- The longevity of inflation, or “the rough percentage of past inflation carried over to the next period,” has increased in recent quarters as price pressures rose to the highest level in decades, the Federal Reserve Bank of Richmond said in a study.
- “In the most recent quarters, inflation persistence has jumped to around the average for the 1985-2008 period, though it is still below pre-COVID levels,” Richmond Fed economists said.
- The duration of impact from inflationary shocks — such as a shortage of semiconductors used by automakers — “appears to be rising, though yet nowhere near the degree experienced in the 1970s and 1980s,” the economists said. “A key difference is that the Fed has been able to establish a high degree of credibility over the past four decades or so for not letting inflation rise too far above its stated target.”
The Richmond Fed released the study following a Labor Department report Wednesday that inflation in July eased more that expected.
The consumer price index (CPI) rose 8.5% in July compared with the same month last year after increasing 9.1% on an annual basis in June, the Labor Department said. Falling prices for used cars, apparel, airfares and energy — especially a 7.7% decline in gasoline prices — blunted big gains in the costs for food, housing and other goods and services.
The dip in price pressures is probably not big enough to prompt the central bank to soften its most aggressive pullback of stimulus since the 1980s, according to economists.
“The Fed isn’t celebrating and one month isn’t swaying them,” Ryan Sweet, senior director at Moody’s Analytics, said in a report entitled “Fed isn’t popping champagne.”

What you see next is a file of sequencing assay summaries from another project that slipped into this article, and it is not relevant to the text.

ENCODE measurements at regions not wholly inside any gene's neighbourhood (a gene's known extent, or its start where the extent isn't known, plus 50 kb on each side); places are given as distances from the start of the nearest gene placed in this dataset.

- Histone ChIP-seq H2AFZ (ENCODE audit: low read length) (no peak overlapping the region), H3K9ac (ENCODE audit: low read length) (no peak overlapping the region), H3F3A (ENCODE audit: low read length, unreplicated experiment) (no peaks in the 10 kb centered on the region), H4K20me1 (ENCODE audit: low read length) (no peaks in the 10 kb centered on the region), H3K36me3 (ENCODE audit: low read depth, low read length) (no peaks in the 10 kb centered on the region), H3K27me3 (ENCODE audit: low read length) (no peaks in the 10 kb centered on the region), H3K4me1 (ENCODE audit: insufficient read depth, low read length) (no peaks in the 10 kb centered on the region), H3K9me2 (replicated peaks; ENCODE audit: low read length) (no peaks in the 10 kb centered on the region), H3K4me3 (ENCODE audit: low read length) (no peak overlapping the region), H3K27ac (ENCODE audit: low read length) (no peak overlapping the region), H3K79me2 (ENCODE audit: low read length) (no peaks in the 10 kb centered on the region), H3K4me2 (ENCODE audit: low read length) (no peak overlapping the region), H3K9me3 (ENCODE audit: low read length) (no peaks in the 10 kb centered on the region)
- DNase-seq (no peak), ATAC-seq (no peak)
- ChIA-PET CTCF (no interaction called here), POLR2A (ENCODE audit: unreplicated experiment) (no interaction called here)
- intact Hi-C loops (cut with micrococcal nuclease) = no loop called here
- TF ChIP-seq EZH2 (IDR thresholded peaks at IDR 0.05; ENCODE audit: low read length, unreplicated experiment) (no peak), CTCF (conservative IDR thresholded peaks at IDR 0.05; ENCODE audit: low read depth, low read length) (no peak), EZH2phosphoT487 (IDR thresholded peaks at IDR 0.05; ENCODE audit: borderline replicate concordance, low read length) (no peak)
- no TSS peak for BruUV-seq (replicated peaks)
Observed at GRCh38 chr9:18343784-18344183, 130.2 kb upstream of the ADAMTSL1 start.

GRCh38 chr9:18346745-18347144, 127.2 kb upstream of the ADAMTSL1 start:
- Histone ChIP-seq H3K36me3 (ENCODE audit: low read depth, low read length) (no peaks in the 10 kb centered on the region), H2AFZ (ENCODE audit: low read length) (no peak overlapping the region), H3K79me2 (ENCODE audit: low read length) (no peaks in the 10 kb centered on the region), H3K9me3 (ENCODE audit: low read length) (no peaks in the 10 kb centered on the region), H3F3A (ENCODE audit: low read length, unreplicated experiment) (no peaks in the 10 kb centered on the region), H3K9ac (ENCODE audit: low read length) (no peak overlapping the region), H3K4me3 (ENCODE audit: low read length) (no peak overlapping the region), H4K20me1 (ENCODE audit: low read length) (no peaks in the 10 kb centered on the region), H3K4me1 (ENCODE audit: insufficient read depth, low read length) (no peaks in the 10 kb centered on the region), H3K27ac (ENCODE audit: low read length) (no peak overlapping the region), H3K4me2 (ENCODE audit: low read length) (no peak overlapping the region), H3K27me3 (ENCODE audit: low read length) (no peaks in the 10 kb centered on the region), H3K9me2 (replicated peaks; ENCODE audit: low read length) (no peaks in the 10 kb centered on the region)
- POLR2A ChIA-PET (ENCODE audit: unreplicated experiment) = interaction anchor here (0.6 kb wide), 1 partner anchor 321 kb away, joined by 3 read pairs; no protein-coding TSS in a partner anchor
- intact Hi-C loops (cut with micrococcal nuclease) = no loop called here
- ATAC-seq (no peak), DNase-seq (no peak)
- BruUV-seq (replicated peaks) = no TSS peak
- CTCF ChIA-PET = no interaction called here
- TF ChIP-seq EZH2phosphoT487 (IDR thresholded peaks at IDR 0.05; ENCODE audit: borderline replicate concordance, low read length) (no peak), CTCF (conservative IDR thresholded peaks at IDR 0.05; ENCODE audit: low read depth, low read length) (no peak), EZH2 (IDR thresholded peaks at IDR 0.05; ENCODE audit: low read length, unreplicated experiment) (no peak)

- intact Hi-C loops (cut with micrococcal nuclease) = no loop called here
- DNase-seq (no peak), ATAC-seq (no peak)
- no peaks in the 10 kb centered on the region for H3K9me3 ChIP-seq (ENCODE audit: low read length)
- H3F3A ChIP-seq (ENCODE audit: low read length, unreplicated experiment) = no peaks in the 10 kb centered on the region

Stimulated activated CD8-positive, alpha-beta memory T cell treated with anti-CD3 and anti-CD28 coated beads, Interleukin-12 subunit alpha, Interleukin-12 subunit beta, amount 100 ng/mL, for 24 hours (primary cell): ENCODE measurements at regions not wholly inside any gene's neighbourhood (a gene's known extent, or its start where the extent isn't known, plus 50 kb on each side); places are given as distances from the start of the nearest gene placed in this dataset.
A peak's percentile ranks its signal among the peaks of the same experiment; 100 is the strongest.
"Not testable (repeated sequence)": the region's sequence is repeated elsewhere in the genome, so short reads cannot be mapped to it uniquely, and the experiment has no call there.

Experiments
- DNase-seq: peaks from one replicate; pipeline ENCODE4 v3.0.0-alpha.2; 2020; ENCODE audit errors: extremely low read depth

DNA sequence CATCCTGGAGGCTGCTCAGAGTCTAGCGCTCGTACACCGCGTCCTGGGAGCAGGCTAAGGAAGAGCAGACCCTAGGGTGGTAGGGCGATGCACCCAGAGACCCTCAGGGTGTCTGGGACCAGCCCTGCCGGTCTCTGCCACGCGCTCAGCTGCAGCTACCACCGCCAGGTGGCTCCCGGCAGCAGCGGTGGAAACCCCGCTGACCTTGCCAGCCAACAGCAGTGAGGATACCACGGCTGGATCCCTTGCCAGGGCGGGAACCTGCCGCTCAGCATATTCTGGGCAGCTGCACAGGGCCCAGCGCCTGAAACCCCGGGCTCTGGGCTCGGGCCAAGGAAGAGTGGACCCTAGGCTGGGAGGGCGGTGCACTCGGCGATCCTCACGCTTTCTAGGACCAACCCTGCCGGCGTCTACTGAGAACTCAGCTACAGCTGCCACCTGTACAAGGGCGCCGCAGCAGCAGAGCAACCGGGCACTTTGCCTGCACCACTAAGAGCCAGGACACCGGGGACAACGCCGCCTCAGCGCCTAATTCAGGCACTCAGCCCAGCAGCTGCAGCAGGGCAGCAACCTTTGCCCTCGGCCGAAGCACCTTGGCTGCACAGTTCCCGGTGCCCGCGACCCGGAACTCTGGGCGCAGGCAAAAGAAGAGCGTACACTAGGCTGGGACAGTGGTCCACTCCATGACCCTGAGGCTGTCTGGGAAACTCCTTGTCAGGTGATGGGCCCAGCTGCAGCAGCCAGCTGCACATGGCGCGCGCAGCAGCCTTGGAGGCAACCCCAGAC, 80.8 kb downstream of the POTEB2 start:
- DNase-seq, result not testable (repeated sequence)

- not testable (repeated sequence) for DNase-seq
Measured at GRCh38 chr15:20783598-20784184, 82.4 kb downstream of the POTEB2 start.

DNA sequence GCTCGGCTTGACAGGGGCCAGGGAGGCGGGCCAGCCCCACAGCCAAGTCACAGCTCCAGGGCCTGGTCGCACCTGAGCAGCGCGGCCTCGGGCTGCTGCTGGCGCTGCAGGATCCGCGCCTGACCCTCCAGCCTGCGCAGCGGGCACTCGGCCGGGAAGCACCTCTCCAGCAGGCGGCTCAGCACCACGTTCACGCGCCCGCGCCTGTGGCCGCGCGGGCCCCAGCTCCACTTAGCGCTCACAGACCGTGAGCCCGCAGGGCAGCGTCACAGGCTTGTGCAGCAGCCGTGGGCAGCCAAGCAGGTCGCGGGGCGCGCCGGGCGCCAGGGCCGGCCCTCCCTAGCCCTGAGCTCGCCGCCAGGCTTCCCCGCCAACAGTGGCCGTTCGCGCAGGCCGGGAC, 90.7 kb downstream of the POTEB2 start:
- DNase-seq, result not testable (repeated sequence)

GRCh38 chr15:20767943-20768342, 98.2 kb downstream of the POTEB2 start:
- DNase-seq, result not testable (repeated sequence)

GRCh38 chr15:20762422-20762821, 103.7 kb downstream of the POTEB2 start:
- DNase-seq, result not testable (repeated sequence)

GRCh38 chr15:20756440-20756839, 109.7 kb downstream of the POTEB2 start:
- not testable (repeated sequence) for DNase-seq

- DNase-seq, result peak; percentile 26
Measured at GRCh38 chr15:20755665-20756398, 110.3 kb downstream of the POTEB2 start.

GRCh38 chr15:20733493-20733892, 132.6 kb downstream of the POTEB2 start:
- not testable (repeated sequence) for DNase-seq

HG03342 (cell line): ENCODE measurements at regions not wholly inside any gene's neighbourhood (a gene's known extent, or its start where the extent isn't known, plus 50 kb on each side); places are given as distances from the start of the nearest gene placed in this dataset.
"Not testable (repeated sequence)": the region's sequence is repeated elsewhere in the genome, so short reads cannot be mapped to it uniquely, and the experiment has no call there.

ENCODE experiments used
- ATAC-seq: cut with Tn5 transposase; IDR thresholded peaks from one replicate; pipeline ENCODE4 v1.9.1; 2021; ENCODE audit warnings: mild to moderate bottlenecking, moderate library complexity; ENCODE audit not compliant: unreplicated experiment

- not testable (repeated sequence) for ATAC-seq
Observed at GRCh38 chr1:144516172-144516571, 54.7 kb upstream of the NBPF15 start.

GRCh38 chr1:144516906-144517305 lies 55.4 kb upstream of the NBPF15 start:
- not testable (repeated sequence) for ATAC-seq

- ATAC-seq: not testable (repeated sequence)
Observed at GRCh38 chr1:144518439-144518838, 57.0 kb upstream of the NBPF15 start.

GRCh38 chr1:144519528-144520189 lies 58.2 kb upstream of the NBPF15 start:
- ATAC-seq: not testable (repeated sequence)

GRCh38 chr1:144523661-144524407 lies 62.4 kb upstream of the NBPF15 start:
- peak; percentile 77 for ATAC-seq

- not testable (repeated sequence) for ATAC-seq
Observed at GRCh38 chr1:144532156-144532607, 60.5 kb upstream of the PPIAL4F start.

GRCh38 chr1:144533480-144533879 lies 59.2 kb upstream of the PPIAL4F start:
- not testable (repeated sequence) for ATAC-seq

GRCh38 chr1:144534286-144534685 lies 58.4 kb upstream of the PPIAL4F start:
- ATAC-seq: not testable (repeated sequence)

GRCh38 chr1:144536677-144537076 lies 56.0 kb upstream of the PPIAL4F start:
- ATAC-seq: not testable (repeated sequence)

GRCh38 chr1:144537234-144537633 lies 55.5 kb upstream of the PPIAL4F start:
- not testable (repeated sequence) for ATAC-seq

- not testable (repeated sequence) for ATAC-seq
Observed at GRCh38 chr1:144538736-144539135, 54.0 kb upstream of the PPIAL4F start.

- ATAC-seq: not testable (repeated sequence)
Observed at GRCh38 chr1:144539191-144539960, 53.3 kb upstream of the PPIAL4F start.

Chair Jerome Powell and other policymakers have said in recent weeks that the central bank needs to see some months of falling price pressures before it begins to slow its policy tightening and feel confident inflation is declining toward its target of 2%.
The central bank is “a long way away from saying we're anywhere close to declaring victory” in the fight against inflation, Minneapolis Fed President Neel Kashkari predicted Wednesday while welcoming the dip in price gains last month.
“We have to get back to 2%,” Kashkari said during a panel discussion hosted by the Aspen Institute. “My colleagues in the Federal Reserve and I are serious about it.”
Kashkari said he believes the Fed should increase the benchmark interest rate to 3.9% by the end of this year and to 4.4% by the end of 2023.
Policymakers will likely increase the federal funds rate by a half percentage point at the end of a two-day meeting on Sept. 21 and by a quarter point at each subsequent meeting until the main interest rate hits 3.5%, Sweet said.
Powell and other policymakers have acknowledged since November that they erred in forecasting that pandemic-induced constraints in supply chains would ease and that the surge in price pressures was transitory. They began to withdraw stimulus in March.
Research into the persistence of inflation over the decades highlights the value of public confidence in the ability and willingness of the central bank to curb inflation, according to Richmond Fed economists. Fed Chair Paul Volcker strengthened the central bank’s credibility as an inflation fighter by quashing high inflation during the 1980s, they said.
“This historical perspective,” the economists said, “is a reminder of how difficult it was to earn that credibility and highlights the need to guard it safely.”
“As both inflation and inflation persistence rise, it will be important to keep that lesson in mind,” they said.